Tuples are a new feature in C# 7 and they’re backed by the ValueTuple struct, not class. Hopefully they’ll be supported by Burst, so let’s try them out!

C# Tuples

The Burst manual doesn’t explicitly mention tuples, so we’ll just have to try them out and see if they work. To do so, let’s write a little job that takes a tuple and a NativeArray of tuples and assigns the tuple to every element of the array:

[BurstCompile]
public struct TupleJob : IJob
{
    public (int, int, int) Tuple;
    public NativeArray<(int, int, int)> Array;
 
    public void Execute()
    {
        for (int i = 0; i < Array.Length; ++i)
        {
            Array[i] = Tuple;
        }
    }
}

The tuple part here is where we use (int, int, int) as a type. The parentheses indicate a tuple and the types within it indicate the elements of the tuple struct.

Now let’s run the job like this:

(int, int, int) tuple = (1, 2, 3);
NativeArray<(int, int, int)> array = new NativeArray<(int, int, int)>(
    1,
    Allocator.TempJob);
new TupleJob {Tuple = tuple, Array = array}.Run();
print(array[0]);
array.Dispose();

Here we see the creation of a tuple with (1, 2, 3). The parentheses again indicate a tuple and the comma-delimited values indicate the values to assign to the struct’s fields.

Now let’s look at the Burst Inspector to see the compliation results for the job:

/Users/builduser/buildslave/unity/build/Runtime/Export/NativeArray/NativeArray.cs(145,13): error: Struct `System.ValueTuple`3` with auto layout is not supported by burst
 at Unity.Collections.NativeArray`1<System.ValueTuple`3<System.Int32,System.Int32,System.Int32>>.set_Item(Unity.Collections.NativeArray`1<System.ValueTuple`3<int,int,int>>* this, int index, System.ValueTuple`3<int,int,int> value) (at /Users/builduser/buildslave/unity/build/Runtime/Export/NativeArray/NativeArray.cs:145)
 at TupleJob.Execute(TupleJob* this) (at /Users/jackson/Code/UnityPlayground/Assets/TestScript.cs:19)
 at Unity.Jobs.IJobExtensions.JobStruct`1<TupleJob>.Execute(ref TupleJob data, System.IntPtr additionalPtr, System.IntPtr bufferRangePatchData, ref Unity.Jobs.LowLevel.Unsafe.JobRanges ranges, int jobIndex) (at /Users/builduser/buildslave/unity/build/Runtime/Jobs/Managed/IJob.cs:30)
 
 
While compiling job: System.Void Unity.Jobs.IJobExtensions/JobStruct`1<TupleJob>::Execute(T&,System.IntPtr,System.IntPtr,Unity.Jobs.LowLevel.Unsafe.JobRanges&,System.Int32)

First we notice that the tuple syntax of (int, int, int) has been compiled down to System.ValueTuple`3. That’s .NET’s way of saying System.ValueTuple&lt;T1, T2, T3&gt; because the 3 indicates three generic parameters. It also adds the System namespace for completeness.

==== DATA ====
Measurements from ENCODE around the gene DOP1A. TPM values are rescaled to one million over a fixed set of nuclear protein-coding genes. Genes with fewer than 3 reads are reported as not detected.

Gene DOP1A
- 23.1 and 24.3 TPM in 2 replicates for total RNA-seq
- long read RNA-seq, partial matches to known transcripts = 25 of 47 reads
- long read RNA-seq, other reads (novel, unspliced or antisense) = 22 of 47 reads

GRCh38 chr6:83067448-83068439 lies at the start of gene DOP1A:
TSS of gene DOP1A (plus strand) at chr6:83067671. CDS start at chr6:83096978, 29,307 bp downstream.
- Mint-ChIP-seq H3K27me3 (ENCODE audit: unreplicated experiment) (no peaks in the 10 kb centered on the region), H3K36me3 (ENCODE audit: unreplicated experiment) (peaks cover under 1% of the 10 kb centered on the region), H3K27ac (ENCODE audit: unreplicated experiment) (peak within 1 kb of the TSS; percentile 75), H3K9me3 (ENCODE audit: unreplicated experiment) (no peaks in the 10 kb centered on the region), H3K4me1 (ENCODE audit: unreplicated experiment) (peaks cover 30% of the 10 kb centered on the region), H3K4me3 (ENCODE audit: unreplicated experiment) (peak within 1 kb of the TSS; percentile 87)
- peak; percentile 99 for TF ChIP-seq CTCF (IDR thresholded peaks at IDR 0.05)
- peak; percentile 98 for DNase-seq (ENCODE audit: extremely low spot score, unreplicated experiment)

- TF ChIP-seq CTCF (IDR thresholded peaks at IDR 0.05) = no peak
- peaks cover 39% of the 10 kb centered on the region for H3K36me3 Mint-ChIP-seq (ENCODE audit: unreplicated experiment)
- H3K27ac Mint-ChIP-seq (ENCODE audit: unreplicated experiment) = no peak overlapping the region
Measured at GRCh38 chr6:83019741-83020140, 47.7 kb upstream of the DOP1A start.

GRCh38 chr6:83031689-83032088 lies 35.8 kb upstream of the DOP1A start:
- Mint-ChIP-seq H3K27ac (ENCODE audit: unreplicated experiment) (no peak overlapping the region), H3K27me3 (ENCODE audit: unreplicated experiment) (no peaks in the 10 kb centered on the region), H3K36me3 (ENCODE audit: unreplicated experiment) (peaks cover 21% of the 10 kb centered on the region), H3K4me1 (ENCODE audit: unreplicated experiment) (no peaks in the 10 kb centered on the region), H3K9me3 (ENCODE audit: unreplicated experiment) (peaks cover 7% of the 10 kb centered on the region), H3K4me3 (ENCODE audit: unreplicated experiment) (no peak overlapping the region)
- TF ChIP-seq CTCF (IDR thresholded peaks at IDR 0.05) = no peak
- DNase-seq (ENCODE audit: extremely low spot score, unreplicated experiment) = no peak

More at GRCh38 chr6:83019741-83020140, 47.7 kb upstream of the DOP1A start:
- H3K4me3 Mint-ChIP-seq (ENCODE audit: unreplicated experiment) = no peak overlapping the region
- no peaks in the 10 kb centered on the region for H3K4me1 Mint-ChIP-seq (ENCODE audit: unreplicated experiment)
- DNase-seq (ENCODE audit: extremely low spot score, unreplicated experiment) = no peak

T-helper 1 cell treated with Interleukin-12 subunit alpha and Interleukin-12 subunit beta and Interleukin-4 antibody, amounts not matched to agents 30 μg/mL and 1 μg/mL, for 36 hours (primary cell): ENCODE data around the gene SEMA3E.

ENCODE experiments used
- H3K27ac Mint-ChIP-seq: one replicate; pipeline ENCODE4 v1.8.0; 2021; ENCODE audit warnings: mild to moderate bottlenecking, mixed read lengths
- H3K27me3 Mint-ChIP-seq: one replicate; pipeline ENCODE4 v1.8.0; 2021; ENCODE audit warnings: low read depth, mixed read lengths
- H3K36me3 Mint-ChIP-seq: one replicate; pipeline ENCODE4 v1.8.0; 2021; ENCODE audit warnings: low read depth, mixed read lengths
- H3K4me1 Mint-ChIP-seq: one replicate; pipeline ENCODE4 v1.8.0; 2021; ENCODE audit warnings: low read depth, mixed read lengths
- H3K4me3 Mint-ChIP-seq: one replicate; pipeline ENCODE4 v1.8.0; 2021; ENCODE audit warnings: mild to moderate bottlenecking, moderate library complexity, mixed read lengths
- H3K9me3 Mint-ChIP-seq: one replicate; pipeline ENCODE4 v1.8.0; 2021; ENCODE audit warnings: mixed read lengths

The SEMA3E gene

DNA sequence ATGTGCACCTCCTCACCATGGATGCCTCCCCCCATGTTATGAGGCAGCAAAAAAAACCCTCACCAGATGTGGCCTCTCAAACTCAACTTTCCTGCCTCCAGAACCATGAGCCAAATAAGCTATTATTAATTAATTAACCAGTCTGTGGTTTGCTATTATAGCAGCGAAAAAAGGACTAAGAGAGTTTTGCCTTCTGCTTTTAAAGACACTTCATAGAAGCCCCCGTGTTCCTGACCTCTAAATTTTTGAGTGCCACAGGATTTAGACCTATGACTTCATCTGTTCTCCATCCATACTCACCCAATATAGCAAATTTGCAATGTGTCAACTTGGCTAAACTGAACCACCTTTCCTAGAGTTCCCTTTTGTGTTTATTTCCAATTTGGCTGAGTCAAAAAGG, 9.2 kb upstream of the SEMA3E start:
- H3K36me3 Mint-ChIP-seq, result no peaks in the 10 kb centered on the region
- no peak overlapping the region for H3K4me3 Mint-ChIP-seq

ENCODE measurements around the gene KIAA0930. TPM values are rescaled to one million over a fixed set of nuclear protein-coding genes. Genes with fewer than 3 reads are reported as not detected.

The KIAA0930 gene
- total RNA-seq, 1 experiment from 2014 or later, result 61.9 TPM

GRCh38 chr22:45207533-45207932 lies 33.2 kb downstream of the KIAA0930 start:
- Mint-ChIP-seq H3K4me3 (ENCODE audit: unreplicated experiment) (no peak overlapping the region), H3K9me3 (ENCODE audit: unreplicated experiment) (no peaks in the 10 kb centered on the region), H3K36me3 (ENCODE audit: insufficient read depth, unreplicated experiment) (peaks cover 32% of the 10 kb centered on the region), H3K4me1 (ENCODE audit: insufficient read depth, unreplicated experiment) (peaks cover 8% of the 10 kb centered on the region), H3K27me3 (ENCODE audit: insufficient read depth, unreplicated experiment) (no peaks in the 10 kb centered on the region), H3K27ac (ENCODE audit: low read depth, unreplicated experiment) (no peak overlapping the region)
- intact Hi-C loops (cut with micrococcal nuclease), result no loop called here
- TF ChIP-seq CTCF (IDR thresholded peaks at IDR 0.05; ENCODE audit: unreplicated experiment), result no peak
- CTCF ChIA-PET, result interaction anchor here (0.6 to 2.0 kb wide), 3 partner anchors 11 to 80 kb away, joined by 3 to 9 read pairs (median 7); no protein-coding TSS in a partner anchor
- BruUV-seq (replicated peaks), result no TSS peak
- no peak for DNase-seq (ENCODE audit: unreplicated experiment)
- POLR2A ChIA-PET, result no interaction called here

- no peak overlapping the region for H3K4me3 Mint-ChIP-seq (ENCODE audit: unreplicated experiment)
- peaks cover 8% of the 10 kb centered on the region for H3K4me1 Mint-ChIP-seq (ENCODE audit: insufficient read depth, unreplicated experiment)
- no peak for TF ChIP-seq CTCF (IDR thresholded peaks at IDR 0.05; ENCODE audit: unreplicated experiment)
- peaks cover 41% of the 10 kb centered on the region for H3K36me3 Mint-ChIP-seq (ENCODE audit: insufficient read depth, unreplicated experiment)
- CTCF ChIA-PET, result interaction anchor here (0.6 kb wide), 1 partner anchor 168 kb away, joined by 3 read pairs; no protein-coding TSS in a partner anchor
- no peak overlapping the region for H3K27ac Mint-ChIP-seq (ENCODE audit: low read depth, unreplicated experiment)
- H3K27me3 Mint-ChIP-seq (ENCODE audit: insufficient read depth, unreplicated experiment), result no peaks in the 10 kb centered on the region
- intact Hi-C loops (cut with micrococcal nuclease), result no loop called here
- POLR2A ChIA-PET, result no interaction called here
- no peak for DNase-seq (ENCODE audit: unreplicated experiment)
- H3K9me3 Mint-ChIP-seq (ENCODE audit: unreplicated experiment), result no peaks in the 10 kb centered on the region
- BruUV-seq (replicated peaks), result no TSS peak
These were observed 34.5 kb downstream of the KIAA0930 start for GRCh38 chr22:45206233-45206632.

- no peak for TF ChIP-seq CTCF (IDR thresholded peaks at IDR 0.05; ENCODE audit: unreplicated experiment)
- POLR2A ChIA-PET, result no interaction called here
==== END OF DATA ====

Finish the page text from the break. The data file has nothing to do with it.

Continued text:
Unfortunately, we’re also looking at an error message telling us that this type isn’t supported by Burst. There’s a hint that it’s due to its “auto layout” which isn’t apparent from the Microsoft overview doc or the API docs which show other attributes like [Serializable].

The “auto layout” referred to here presumably references the use of [StructLayout] with LayoutKind.Auto. This is indeed the case if we look up Microsoft’s C# reference source. The Struct types section of the Burst manual says that Sequential and Explicit are supported and Pack is not, but is silent on Auto. Apparently, it is not supported.

Workaround

So, if we want to use tuples we are left in need of a workaround. Thankfully, ValueTuple isn’t a very complex type so it’s easy for us to implement one like so:

using System;
using System.Collections;
using System.Collections.Generic;
 
[Serializable]
public struct MyValueTuple<T1, T2, T3>
    : IStructuralComparable,
        IStructuralEquatable,
        IComparable,
        IComparable<MyValueTuple<T1, T2, T3>>,
        IEquatable<MyValueTuple<T1, T2, T3>>
{
    public T1 Item1;
    public T2 Item2;
    public T3 Item3;
 
    public MyValueTuple(T1 item1, T2 item2, T3 item3)
    {
        Item1 = item1;
        Item2 = item2;
        Item3 = item3;
    }
 
    public int CompareTo(MyValueTuple<T1, T2, T3> other)
    {
        if (Comparer<T1>.Default.Compare(Item1, other.Item1) != 0)
        {
            return Comparer<T1>.Default.Compare(Item1, other.Item1);
        }
 
        if (Comparer<T2>.Default.Compare(Item2, other.Item2) != 0)
        {
            return Comparer<T1>.Default.Compare(Item1, other.Item1);
        }
 
        return Comparer<T3>.Default.Compare(Item3, other.Item3);
    }
 
    public override bool Equals(object obj)
    {
        if (!(obj is MyValueTuple<T1, T2, T3>))
        {
            return false;
        }
 
        MyValueTuple<T1, T2, T3> other = (MyValueTuple<T1, T2, T3>) obj;
        return EqualityComparer<MyValueTuple<T1, T2, T3>>.Equals(
                   Item1,
                   other.Item1)
               && EqualityComparer<MyValueTuple<T1, T2, T3>>.Equals(
                   Item2,
                   other.Item2)
               && EqualityComparer<MyValueTuple<T1, T2, T3>>.Equals(
                   Item3,
                   other.Item3);
    }
 
    public bool Equals(MyValueTuple<T1, T2, T3> other)
    {
        return EqualityComparer<MyValueTuple<T1, T2, T3>>.Equals(
                   Item1,